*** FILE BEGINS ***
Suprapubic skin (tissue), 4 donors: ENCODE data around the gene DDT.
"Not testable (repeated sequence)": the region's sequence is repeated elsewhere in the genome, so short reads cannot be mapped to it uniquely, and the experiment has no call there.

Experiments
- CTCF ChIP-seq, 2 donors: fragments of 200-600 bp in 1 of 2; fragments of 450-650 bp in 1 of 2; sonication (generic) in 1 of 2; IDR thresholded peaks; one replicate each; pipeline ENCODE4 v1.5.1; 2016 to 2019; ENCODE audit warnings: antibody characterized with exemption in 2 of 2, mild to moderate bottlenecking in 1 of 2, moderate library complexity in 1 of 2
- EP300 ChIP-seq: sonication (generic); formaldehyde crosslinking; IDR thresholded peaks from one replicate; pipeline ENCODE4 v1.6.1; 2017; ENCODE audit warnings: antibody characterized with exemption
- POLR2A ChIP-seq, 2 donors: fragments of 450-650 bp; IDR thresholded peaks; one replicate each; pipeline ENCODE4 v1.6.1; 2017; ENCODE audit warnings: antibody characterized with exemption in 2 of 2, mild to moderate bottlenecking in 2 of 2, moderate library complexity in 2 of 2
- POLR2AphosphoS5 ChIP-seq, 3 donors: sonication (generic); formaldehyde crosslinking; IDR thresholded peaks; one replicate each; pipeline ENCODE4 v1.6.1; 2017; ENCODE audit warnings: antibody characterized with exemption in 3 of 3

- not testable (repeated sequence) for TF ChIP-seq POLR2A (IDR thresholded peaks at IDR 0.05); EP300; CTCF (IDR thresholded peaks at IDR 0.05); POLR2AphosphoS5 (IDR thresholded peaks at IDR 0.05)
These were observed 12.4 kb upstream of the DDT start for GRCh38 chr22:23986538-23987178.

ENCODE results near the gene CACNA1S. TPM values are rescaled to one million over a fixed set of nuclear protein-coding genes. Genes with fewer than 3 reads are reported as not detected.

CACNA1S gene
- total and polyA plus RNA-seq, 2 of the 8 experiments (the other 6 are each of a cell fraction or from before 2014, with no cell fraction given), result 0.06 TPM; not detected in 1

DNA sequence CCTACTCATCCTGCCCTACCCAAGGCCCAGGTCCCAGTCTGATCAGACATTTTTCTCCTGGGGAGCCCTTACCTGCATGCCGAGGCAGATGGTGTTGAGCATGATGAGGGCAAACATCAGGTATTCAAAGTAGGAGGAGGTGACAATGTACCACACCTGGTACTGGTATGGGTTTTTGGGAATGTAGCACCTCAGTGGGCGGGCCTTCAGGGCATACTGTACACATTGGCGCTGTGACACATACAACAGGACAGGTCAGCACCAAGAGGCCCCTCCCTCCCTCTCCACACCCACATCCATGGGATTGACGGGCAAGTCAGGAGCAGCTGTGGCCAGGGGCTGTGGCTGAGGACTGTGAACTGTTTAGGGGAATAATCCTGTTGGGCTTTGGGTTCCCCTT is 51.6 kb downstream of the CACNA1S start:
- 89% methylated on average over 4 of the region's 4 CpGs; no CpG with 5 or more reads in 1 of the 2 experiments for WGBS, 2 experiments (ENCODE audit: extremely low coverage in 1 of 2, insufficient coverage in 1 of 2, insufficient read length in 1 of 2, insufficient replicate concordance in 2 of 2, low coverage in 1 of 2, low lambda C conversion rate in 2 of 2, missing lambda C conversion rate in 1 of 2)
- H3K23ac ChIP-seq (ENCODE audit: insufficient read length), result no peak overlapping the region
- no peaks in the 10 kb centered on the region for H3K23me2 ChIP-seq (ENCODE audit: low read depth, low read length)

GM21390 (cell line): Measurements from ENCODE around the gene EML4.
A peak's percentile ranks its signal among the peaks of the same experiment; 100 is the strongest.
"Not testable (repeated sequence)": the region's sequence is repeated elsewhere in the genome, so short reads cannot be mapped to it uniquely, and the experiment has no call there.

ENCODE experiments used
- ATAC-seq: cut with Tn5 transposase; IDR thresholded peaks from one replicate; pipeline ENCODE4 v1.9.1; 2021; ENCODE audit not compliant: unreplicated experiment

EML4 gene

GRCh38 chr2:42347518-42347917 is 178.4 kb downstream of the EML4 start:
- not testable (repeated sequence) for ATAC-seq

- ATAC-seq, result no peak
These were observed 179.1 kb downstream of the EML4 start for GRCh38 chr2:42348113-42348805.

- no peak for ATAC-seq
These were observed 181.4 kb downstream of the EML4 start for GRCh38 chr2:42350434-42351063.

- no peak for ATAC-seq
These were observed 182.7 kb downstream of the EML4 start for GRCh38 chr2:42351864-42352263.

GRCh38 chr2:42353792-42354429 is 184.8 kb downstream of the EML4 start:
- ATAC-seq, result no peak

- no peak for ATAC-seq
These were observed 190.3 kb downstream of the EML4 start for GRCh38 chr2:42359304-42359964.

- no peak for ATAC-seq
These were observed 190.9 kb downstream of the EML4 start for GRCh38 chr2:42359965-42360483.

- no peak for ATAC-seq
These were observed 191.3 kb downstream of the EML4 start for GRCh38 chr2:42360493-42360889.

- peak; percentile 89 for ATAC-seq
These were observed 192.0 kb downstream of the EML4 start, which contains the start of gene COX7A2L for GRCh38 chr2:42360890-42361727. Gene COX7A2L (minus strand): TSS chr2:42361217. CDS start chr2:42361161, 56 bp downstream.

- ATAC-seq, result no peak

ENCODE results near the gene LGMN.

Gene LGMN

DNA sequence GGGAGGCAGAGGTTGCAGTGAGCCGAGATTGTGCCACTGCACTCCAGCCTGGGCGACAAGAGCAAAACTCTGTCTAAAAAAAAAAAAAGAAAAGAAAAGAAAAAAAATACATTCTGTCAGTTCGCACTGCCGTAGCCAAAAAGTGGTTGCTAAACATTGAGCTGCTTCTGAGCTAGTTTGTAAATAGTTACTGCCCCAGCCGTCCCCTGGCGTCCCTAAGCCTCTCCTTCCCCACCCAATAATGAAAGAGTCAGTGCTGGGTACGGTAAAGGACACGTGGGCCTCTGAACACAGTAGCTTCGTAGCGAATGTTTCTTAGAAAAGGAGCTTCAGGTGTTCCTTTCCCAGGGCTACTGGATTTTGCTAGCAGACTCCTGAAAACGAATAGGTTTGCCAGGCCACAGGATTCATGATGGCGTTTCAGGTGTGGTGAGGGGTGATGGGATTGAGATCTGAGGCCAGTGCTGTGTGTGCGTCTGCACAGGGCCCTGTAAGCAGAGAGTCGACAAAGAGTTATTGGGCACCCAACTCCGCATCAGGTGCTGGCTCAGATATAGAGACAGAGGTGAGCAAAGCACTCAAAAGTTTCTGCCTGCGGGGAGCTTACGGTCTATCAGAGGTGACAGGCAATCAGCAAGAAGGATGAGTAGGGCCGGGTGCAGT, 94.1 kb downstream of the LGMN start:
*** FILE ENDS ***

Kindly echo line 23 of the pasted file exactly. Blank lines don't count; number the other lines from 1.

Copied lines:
GRCh38 chr2:42347518-42347917 is 178.4 kb downstream of the EML4 start: